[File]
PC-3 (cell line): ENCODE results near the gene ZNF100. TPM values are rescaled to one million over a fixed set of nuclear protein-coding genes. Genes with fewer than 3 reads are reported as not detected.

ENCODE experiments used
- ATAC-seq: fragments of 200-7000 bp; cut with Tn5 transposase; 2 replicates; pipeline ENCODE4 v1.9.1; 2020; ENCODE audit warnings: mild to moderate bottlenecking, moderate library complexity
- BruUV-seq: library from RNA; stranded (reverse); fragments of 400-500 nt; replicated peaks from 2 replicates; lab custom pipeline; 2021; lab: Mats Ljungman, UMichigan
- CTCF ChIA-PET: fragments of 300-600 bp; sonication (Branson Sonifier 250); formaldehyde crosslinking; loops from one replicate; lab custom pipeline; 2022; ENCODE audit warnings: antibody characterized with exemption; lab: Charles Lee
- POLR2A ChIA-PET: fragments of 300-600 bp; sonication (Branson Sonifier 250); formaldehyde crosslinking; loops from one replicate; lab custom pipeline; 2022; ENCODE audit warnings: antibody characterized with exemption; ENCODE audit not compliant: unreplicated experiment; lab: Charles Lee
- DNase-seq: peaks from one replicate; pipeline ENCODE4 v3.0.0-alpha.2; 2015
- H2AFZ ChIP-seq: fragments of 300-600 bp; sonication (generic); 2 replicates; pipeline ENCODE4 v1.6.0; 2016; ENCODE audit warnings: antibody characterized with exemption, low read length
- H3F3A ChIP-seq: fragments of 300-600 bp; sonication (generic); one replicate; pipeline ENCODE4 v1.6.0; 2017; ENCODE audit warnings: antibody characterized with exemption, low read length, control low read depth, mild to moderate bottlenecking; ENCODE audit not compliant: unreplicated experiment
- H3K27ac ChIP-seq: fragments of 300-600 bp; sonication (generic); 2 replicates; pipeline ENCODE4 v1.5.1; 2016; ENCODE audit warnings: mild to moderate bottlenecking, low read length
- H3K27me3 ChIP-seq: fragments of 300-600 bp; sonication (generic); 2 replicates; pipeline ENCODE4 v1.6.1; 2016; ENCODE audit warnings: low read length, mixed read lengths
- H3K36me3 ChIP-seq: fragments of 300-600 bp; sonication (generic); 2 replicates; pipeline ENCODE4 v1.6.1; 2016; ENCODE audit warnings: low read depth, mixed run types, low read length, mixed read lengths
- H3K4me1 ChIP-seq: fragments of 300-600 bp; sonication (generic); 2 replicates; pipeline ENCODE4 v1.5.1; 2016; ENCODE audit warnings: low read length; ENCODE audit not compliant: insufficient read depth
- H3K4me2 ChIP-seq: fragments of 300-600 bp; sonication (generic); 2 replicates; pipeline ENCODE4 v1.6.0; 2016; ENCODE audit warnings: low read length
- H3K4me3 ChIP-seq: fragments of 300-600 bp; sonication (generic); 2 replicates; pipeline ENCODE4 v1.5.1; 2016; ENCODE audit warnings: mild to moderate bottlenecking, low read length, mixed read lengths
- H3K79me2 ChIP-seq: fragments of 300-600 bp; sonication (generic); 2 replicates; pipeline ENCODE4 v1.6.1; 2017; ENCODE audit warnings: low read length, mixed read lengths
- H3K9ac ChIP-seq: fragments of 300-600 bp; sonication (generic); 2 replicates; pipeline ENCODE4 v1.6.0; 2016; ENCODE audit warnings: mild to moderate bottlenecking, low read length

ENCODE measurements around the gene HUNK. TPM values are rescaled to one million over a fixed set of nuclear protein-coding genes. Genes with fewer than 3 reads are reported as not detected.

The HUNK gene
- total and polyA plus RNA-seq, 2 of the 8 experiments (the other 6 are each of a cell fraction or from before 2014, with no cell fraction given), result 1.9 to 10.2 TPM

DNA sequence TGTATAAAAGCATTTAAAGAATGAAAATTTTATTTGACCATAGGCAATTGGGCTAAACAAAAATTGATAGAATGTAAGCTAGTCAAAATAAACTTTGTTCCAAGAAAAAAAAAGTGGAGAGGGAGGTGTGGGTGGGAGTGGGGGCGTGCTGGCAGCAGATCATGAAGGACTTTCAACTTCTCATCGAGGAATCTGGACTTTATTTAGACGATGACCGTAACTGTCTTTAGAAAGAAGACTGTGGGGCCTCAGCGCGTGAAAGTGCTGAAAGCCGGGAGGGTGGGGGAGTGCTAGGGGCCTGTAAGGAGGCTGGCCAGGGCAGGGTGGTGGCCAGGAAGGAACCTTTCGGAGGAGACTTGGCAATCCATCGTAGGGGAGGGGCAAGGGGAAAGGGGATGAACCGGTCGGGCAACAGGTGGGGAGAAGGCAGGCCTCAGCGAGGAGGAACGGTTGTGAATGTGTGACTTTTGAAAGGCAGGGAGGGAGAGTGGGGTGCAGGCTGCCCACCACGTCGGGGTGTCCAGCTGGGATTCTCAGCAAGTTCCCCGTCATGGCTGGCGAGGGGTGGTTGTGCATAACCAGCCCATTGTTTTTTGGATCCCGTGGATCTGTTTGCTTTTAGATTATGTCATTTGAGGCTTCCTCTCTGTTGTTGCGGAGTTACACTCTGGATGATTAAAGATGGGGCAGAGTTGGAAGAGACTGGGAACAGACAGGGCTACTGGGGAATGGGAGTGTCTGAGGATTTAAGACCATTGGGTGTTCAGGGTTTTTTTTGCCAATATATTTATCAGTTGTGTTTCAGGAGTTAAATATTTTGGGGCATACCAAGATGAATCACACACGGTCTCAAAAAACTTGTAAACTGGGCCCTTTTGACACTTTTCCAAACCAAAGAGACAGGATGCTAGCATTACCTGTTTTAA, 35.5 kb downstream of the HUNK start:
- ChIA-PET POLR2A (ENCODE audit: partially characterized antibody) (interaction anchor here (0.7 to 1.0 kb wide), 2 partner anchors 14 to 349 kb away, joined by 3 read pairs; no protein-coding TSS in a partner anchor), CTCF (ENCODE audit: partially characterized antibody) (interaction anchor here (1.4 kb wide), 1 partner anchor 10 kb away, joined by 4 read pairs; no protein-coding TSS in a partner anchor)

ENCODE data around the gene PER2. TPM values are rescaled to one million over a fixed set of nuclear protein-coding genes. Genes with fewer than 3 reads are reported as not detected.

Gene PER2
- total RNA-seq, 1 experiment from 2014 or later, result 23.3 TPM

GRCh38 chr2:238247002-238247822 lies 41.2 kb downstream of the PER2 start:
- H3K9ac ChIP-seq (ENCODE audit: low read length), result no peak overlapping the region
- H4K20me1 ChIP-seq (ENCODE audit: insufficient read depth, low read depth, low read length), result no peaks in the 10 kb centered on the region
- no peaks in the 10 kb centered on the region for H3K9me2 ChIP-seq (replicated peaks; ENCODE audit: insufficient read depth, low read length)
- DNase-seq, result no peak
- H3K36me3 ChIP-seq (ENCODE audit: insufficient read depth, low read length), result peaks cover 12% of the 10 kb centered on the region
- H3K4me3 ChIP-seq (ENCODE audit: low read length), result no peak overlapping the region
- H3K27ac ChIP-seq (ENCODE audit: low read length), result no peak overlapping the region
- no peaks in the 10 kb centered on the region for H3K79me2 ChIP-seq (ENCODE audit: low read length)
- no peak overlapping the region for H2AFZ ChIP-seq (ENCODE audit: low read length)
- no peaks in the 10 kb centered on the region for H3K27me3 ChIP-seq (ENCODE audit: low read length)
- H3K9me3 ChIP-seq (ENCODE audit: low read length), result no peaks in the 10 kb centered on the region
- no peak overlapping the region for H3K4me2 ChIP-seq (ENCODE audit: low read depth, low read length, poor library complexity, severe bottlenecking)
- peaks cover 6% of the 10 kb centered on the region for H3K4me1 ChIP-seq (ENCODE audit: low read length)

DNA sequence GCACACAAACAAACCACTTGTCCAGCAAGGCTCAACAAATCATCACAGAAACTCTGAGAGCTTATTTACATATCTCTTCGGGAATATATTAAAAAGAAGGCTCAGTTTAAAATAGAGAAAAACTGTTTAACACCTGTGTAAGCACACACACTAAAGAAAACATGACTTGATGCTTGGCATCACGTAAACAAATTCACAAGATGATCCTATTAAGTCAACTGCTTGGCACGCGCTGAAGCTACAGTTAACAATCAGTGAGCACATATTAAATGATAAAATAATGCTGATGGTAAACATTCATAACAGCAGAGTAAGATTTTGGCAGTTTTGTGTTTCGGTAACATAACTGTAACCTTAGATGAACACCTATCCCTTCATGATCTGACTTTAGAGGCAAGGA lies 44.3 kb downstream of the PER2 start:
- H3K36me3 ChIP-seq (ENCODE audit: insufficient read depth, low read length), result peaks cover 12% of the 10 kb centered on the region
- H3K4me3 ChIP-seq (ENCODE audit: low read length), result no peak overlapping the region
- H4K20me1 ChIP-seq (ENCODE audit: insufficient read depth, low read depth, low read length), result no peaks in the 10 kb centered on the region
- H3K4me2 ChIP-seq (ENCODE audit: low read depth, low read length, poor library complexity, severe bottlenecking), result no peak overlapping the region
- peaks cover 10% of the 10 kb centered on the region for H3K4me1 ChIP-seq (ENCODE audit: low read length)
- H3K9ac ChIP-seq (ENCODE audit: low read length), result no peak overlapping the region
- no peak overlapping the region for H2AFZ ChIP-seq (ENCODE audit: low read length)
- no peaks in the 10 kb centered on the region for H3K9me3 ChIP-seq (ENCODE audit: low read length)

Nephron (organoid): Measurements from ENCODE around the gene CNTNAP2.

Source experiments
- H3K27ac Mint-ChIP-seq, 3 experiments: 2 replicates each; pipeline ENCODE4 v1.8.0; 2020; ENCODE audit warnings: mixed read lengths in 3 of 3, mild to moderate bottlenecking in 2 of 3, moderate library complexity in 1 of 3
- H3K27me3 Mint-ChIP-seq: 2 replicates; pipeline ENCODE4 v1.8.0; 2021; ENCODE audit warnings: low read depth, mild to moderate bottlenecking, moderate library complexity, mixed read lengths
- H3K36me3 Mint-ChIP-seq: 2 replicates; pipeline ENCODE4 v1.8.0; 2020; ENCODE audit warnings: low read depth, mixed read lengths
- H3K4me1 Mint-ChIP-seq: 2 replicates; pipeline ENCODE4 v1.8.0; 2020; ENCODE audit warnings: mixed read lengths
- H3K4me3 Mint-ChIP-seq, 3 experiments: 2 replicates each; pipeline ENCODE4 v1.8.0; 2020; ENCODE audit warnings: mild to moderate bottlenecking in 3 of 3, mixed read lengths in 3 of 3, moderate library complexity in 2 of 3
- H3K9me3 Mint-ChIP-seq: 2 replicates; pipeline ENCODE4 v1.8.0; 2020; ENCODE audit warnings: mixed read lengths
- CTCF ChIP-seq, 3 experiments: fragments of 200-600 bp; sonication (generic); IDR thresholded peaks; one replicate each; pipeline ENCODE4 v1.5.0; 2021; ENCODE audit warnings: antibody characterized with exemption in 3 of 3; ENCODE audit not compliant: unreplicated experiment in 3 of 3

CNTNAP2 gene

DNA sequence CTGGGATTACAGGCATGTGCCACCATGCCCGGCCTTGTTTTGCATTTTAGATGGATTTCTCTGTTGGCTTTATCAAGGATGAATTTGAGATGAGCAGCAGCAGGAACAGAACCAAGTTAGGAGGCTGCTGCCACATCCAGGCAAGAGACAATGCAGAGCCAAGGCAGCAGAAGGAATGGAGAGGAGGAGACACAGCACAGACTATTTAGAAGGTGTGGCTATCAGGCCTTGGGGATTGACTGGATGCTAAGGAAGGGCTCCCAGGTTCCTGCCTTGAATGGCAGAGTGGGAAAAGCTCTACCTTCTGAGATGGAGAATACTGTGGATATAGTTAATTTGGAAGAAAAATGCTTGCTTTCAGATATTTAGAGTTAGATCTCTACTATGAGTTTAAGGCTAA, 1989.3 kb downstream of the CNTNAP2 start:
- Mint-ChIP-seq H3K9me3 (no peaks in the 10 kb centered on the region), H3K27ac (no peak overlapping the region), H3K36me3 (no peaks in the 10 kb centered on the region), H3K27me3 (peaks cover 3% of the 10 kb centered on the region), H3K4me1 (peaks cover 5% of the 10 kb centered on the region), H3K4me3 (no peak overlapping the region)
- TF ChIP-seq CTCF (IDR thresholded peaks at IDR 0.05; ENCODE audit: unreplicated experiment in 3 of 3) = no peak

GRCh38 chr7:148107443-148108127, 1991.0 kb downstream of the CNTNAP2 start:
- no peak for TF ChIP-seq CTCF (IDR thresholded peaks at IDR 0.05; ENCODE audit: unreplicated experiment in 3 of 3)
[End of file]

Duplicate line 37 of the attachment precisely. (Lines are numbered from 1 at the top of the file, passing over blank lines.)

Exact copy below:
- H3K9me3 ChIP-seq (ENCODE audit: low read length), result no peaks in the 10 kb centered on the region